The RSS reader only offers feeds AT&T deems appropriate as well, not your own custom subscriptions, making following the day’s gaming news on a feed from Joystiq, Kotaku, or Destructoid with it impossible. On the bright side, Engadget and CNET were available under the Technology section.
Rounded edges and smooth surfaces make the Solstice a comfortable carry, whether either in-pocket or in-hand. The textured battery cover is highly tactile, too. Around the edges of the phone are the volume rocker, screen lock, shortcut, and camera buttons, all of which are very unobtrusive and have a firm feel to them when pressed. We really liked the shortcut button, which gives you access to any applications you may have running in addition to quick access to mobile Web, games, music, and messaging. Moreover, tapping out a quick text message was simpler than on other touchscreen phones we’ve used because when a letter is pressed, it appears to the immediate right of where your thumb is resting, making it easy to see what you just pressed.
Ports & Connectors
Combining the battery charging terminal, headphone jack, and USB port into one outlet was a bad move because A) How many people own headphones that aren’t the standard 3.5mm jack size and B) Connecting the Solstice to your computer isn’t possible without buying an additional proprietary data cable that should have been included in the box. Also poorly designed is the micro SD slot placement. Being located under the battery is a reassurance that the tiny silicon chip won’t accidentally come out of the device, but if you don’t pony up for a data cable, the only way to get music from your collection onto the handset is by loading it on to a micro SD card. Adding music regularly can be a pain if you don’t own a giant storage card.
Can a Phone Serve As a Workable PMP?
Out of the box the answer is no. One has to buy proprietary wired headphones or pony up for a set of Bluetooth earbuds, because the onboard speaker is wretched for music. Factoring in the lack of a data cable and limited amount of onboard memory (189MB) only exacerbates this fact.
Voice quality was good, but as we mentioned before, the onboard speaker shouldn’t be used for anything other than conversation.
In major metropolitan areas where you would expect full service, it wasn’t there. Most of the time we only had two of the available four bars of service.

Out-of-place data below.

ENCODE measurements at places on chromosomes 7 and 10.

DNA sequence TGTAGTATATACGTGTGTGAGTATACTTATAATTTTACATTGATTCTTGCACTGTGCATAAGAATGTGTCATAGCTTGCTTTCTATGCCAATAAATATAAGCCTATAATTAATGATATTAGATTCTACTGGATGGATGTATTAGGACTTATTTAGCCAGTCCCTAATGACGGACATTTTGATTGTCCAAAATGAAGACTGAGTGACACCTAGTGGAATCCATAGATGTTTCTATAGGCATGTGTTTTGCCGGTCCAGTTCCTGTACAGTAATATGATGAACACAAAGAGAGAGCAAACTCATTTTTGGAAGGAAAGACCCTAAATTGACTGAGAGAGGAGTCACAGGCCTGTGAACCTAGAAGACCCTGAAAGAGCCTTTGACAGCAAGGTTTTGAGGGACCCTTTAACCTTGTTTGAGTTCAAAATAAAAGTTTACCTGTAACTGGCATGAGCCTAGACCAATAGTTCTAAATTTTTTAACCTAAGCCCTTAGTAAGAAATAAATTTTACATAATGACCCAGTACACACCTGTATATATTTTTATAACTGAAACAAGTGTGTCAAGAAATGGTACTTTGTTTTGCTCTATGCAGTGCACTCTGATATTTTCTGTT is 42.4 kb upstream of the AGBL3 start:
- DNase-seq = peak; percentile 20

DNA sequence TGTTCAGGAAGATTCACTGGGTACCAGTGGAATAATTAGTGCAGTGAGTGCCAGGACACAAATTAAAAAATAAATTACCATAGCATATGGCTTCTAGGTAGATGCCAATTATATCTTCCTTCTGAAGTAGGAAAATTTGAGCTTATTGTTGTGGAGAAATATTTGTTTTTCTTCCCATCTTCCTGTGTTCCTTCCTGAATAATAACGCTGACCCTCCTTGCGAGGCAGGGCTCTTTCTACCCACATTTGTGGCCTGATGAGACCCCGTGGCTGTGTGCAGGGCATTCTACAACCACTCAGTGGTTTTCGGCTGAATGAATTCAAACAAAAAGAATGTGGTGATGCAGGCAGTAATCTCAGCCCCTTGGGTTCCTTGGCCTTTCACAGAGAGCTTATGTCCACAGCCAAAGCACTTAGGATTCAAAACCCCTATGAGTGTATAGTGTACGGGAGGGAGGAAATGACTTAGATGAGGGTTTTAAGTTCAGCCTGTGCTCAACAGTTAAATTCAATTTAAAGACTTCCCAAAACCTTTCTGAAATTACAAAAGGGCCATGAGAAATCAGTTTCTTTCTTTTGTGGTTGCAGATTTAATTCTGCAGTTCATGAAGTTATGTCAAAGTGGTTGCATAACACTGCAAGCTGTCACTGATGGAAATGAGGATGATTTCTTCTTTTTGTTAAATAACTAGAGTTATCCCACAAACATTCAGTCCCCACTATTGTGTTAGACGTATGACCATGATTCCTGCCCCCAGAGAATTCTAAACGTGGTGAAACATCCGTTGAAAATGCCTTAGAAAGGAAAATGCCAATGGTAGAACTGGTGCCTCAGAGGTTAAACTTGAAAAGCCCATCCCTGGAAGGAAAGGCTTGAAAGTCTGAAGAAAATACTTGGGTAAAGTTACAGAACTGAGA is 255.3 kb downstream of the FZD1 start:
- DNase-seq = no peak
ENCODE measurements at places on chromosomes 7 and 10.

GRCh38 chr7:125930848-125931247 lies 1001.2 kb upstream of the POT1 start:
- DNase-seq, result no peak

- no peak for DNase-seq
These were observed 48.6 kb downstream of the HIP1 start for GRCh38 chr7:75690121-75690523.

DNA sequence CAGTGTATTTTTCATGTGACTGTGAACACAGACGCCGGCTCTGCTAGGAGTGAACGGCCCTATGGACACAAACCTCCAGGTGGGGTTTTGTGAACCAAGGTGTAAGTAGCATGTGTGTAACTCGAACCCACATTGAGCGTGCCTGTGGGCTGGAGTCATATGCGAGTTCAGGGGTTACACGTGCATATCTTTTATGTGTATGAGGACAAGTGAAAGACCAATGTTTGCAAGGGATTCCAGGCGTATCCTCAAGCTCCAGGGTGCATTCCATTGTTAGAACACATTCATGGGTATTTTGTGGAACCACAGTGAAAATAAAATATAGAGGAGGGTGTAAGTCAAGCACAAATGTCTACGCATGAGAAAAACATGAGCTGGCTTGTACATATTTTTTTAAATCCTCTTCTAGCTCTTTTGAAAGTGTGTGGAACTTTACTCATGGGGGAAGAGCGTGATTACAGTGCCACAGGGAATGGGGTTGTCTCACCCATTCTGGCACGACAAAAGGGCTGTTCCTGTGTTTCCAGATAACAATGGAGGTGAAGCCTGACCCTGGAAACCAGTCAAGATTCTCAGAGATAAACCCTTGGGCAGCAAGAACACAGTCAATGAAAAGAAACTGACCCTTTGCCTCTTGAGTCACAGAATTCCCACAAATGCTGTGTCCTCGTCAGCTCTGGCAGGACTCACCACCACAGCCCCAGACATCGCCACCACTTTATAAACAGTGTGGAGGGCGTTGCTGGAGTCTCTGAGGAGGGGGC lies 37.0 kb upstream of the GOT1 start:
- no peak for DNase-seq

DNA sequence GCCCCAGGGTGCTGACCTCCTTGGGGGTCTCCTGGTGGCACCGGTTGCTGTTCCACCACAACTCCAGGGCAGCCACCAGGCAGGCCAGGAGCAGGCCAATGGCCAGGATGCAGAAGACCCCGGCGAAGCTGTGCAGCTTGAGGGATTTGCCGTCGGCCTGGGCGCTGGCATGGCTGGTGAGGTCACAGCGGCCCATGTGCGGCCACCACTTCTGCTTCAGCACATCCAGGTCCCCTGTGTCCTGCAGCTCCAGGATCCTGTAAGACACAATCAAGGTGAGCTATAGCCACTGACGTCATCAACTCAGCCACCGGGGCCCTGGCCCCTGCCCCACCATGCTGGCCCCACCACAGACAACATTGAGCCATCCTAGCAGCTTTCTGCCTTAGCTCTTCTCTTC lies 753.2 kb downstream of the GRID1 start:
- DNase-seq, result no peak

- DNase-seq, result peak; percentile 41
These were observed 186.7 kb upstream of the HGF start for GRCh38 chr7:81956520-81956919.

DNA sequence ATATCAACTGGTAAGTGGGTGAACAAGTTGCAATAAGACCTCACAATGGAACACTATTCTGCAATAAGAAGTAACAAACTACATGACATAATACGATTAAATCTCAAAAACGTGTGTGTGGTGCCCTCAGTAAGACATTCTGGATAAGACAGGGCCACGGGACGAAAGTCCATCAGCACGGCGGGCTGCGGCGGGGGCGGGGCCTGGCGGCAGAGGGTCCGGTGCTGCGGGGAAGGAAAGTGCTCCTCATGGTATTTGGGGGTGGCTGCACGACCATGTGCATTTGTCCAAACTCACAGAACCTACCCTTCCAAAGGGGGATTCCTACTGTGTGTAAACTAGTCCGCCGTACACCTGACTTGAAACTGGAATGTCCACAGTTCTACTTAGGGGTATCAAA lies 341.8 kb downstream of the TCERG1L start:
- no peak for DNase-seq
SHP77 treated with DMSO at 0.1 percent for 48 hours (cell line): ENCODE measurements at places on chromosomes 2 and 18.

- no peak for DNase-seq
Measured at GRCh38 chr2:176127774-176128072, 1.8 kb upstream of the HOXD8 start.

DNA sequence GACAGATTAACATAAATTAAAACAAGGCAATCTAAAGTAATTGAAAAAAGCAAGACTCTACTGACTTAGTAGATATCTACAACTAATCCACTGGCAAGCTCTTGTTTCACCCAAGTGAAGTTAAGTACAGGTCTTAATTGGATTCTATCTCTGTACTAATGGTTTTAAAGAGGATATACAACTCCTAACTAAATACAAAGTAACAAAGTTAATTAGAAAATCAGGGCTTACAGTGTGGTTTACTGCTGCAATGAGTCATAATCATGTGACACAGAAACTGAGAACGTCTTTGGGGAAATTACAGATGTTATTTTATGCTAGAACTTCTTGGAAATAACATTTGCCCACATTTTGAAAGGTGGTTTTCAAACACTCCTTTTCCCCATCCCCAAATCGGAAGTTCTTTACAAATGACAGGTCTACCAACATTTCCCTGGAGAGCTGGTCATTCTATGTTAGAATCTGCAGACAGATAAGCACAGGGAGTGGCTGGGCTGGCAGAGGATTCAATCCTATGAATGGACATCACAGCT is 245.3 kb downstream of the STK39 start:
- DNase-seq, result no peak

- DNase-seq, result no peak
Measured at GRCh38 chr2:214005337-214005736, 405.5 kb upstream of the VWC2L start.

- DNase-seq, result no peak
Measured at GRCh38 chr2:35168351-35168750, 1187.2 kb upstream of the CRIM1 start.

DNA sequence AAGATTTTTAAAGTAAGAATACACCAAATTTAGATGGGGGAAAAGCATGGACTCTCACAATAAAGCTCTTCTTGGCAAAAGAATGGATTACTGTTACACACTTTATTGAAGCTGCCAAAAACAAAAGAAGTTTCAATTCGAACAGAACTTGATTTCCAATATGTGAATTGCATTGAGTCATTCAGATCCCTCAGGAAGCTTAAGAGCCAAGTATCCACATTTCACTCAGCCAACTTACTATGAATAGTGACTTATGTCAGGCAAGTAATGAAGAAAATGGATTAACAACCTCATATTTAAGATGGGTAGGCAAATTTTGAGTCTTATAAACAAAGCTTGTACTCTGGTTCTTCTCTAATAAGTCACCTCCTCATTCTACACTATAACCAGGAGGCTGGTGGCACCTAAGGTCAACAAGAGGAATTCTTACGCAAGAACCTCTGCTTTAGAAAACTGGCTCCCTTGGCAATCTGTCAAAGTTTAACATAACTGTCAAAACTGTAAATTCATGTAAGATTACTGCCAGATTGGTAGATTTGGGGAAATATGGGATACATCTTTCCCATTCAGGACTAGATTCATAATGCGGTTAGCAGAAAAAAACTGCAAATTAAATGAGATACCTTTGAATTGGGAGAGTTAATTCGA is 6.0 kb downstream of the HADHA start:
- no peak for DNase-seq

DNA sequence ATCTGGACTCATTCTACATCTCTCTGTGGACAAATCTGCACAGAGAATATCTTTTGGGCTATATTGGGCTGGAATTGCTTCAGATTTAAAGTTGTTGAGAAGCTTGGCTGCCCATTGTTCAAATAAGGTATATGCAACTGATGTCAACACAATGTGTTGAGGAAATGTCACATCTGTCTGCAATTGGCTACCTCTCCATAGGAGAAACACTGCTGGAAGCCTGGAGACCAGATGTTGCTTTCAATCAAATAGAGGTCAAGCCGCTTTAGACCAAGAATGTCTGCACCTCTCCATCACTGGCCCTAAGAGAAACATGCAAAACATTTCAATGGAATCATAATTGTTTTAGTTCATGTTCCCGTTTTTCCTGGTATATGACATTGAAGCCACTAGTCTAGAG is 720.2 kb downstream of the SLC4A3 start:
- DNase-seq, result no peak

Web browsing was also hit or miss. The Solstice is on AT&T’s 3G network, but we encountered many times where the connection would time out. Accessing the DigitalTrends home page took 10 seconds to load, but the Solstice achieves this speed by degrading the quality of images into a pixilated mess. In addition, page layout also was incorrect.
Image quality on a cell phone will probably never rival that of a DSLR or even a point-and-shoot, but the 2.0 megapixel camera on the Solstice is terrible, especially when compared to cameras rated at 2.0 megapixels on many of Verizon’s phones from last year. When taken at full 2 mega-pixel resolution (1600×1200), photos are grainy and pixilated, even when Superfine image quality is selected.
We were impressed at how well the battery held up on the Solstice. Even with heavy Web browsing and downloading and installing apps, the phone lasted over 10 hours.
If you buy a Solstice seeking only a higher-end calling and messaging device you won’t be disappointed, albeit not particularly thrilled either. But it almost goes without saying that those looking for a fully tweakable smartphone in the lower end of today’s price range would be much better off with one of Verizon’s recently discounted rivals. As such, it’s a tough recommendation.
- Solid feel
- Vibrant screen
- Battery life
- No native Gmail support
- Screen unresponsive around extreme edges
- Hit-or-miss Internet connection
- Sub-par camera